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Hudson River Trustees Take Issue With GE Report

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Federal agencies have sent a letter to General Electric over concerns related to a recent Hudson River cleanup report. 

The Federal Hudson River Natural Resource Trustees recently sent a letter to General Electric to, as the group contends, address misinformation and correct the public record on a Hudson River Project Report submitted by the company to the New York State comptroller’s office in late December.

GE is involved in a process to clean up and restore areas of the Hudson River from Fort Edward to Troy, a project ordered and overseen by the U.S. Environmental Protection Agency. The operation is focused on removing polychlorinated biphenyls – or PCB’s – released into the Hudson River from its Fort Edward and Hudson Falls plants until the practice was banned in the 1970s.

Kathryn Jahn, Case Manager for the U.S. Department of the Interior for the Hudson River Natural Resource Damage Assessment and an author of the letter to GE, said her agency has documented impacts on natural resources not acknowledged in GE’s most recent report.

“We have issued injury determinations for surface water, for waterfowl, and for fish and we anticipate that GE will be liable for restoration of those injured natural resources,” said Jahn.

In addition to the U.S. Department of the Interior, The National Oceanic and Atmospheric Administration also serves as a Federal Hudson River Trustee.

The letter says, “By selectively referencing only some of the Natural Resource Damage regulations, the Report is misleading as to what constitutes an injured resource.”

The Trustees also take issue with a statement made by GE in the report that says “there is no basis to conclude that expanded dredging would reduce the Company’s long-term NRD liability.” The Trustees dispute this, and say in the letter they “are interested in additional dredging as a way of accelerating recovery of the river and reducing GE’s future NRD liability.”

The Trustees also dispute GE’s wording concerning inconclusive studies on PCB’s effect on two bird species, spotted sandpiper and belted kingfisher, and the suggestion that the Trustees have remained “largely hidden from public view (including GE’s view)” in their NRD assessment process.

Jahn said the Trustees rely on public input in their NRD assessment work.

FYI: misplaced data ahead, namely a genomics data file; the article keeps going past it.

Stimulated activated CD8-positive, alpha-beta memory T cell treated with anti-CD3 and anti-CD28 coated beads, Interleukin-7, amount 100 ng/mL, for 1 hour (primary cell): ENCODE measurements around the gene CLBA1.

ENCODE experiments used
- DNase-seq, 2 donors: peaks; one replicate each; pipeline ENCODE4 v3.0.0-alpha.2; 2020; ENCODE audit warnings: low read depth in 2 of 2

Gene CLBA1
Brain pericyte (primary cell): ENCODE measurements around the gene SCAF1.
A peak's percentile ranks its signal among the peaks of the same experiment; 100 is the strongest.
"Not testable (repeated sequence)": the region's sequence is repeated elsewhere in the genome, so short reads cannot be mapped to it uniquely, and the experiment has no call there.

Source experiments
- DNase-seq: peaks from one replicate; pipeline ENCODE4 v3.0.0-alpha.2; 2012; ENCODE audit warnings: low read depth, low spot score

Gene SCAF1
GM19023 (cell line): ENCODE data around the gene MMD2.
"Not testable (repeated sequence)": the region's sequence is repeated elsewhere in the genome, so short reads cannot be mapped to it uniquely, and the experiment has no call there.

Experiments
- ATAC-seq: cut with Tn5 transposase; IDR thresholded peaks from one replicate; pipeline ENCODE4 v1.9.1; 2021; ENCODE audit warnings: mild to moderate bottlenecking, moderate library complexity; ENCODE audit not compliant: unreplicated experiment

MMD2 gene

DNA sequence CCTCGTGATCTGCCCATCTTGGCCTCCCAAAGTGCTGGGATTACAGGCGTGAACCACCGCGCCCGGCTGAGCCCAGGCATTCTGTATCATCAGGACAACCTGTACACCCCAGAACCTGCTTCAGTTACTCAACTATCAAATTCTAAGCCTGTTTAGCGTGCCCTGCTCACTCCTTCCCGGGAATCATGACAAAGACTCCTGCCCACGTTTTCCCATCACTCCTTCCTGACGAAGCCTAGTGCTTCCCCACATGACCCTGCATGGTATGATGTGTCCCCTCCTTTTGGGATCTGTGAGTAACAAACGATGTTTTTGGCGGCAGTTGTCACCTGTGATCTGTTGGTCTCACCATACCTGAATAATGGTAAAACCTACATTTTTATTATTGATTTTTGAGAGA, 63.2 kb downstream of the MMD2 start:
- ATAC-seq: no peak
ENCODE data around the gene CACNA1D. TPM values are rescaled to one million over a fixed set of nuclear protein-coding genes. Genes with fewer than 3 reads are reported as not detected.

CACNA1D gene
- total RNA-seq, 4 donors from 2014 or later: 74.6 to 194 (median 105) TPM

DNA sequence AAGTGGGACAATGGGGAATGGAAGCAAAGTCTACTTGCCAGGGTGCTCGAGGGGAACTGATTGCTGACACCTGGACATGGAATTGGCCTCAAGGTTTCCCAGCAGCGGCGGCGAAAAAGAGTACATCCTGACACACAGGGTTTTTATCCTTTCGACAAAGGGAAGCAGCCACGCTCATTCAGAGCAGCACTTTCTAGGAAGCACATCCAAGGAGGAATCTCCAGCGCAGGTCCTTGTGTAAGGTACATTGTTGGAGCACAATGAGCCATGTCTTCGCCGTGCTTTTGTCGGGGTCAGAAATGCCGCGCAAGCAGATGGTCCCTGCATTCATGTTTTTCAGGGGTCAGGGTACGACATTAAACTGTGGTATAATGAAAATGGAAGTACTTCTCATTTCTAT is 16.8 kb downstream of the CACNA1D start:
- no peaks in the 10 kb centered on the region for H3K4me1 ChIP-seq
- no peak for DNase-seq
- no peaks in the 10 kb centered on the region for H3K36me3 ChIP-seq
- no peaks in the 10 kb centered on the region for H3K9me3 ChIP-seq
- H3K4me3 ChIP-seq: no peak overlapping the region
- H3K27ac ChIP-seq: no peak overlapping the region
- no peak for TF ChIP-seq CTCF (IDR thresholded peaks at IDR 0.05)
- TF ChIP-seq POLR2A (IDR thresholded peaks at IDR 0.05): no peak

“In determining that restoration that’s need we seek public input on terms of what types of projects are available, then we’ll evaluate those projects and make a determination about how to proceed,” said Jahn.

Mark Behan, a spokesman for General Electric, said GE has been meeting cleanup and restoration goals set by the EPA, and the concerns from NOAA and the Department of the Interior over GE’s restoration efforts show a difference of opinion among federal agencies.

“The major dredging is underway in the Hudson River, is meeting its objectives according to EPA, but two other federal agencies have been pushing for an expansion of that project, and EPA has specifically declined to expand the project,” said Behan. “We believe the current dredging project is working, it should be completed, and we agree with EPA’s determination.”

Behan said the Trustees’ work so far has not produced any finding of liability against GE.

“In fact the work that’s been published shows that wildlife populations and natural resources generally in the upper Hudson are healthy, robust, and thriving,” said Behan.

After the restoration work is completed, NOAA and the Department of the Interior will continue to monitor and determine damage to natural resources on the Hudson caused by GE.

“We continue to determine which resources have been injured and the extent of those injuries from PCBs released by General Electric, and the compensation that’s required to make the public whole from that contamination,” said Jahn.

GE will enter its fifth year of dredging and restoration work in the spring.

Lucas Willard is a reporter and host at WAMC Northeast Public Radio, which he joined in 2011.
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